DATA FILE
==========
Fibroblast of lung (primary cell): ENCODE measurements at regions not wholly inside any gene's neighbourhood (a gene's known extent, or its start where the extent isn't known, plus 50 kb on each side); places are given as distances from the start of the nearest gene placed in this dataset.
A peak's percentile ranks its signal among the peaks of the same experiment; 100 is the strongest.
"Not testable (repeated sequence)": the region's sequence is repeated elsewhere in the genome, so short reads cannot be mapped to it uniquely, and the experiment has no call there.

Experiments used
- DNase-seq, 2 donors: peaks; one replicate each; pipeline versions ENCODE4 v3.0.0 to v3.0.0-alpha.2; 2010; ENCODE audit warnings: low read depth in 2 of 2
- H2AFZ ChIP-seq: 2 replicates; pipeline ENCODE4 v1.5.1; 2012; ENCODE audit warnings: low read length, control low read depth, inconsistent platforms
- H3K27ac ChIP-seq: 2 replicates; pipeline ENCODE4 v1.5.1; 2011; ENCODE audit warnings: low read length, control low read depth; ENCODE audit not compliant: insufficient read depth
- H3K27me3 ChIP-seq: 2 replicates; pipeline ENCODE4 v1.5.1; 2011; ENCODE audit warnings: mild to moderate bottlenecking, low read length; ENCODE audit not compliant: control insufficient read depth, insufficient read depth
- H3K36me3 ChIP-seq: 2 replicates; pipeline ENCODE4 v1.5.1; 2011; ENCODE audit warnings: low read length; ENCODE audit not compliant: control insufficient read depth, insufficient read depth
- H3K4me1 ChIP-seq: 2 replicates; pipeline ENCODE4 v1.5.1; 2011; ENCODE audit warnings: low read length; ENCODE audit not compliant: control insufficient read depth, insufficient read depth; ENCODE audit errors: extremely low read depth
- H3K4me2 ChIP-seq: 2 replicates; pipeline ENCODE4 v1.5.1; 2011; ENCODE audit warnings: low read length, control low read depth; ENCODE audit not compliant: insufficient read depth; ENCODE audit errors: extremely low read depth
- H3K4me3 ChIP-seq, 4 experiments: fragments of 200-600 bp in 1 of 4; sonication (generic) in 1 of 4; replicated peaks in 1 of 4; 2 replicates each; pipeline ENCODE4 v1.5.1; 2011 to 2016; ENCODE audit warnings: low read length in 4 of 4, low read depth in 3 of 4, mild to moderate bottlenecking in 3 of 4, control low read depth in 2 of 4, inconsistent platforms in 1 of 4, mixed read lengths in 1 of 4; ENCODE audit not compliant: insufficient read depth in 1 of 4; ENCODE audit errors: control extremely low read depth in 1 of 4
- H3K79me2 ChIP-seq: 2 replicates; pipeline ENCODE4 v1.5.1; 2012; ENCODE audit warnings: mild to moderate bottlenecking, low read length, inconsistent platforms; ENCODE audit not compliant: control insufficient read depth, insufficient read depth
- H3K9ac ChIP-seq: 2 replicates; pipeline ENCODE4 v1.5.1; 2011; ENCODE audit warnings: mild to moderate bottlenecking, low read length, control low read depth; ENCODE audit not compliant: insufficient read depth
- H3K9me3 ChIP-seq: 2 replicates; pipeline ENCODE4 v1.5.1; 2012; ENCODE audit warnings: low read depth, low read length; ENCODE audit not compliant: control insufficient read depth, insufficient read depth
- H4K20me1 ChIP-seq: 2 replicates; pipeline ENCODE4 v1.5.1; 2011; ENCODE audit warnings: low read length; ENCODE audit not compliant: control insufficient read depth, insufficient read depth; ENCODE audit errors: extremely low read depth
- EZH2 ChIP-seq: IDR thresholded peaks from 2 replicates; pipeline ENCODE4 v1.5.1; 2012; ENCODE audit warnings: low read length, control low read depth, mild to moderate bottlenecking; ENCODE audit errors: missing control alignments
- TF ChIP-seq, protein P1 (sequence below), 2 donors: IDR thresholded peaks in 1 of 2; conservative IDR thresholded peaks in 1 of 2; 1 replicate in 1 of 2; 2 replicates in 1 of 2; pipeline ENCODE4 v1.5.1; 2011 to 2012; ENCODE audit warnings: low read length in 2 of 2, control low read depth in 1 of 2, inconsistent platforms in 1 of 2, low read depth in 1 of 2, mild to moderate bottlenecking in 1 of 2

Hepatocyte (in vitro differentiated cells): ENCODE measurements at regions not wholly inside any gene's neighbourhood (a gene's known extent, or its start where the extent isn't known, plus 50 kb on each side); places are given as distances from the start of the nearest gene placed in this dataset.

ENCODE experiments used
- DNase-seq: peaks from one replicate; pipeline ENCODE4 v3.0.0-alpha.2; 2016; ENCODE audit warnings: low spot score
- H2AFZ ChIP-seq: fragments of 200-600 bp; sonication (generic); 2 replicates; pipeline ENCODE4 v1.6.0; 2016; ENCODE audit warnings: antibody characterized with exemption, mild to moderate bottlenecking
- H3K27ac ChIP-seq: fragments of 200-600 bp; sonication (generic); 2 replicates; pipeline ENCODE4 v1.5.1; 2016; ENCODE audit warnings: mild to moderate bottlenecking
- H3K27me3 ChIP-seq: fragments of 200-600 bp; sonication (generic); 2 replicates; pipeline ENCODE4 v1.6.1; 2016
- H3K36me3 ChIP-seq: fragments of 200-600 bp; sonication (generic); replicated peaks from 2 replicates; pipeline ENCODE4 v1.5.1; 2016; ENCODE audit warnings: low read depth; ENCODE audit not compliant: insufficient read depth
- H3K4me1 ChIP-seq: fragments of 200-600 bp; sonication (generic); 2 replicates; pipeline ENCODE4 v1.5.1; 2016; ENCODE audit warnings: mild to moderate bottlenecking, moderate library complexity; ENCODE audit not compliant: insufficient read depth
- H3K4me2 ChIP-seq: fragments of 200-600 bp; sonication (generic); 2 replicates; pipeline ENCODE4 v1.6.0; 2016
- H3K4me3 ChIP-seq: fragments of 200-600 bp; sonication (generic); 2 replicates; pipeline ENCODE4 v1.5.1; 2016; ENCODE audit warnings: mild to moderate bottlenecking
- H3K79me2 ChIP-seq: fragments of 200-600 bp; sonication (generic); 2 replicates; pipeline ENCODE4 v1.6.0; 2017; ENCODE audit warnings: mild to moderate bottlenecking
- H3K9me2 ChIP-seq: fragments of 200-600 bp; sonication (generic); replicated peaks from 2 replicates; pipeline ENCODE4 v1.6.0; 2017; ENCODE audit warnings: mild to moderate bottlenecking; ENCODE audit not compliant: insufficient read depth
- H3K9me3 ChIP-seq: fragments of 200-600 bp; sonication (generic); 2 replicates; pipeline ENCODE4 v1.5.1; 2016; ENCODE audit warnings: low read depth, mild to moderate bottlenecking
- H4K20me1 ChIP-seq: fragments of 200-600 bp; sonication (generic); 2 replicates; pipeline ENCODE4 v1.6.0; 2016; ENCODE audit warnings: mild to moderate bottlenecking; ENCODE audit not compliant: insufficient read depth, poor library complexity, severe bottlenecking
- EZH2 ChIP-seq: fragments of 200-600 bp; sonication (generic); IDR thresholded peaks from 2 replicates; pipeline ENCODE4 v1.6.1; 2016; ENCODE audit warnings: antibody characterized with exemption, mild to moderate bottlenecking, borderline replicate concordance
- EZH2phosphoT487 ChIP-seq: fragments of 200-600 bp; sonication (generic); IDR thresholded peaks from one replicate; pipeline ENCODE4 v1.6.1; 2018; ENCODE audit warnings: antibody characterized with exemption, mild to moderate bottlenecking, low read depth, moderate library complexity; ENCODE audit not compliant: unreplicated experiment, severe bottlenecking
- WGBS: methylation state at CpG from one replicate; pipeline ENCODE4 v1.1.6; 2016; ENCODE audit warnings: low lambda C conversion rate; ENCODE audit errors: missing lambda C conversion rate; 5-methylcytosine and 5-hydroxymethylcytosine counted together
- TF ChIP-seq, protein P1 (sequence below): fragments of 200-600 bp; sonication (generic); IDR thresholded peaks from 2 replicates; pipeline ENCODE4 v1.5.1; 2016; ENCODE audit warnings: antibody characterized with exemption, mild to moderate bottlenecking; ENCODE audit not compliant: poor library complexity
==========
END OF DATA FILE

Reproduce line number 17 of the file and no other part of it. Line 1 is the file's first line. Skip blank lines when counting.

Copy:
- EZH2 ChIP-seq: IDR thresholded peaks from 2 replicates; pipeline ENCODE4 v1.5.1; 2012; ENCODE audit warnings: low read length, control low read depth, mild to moderate bottlenecking; ENCODE audit errors: missing control alignments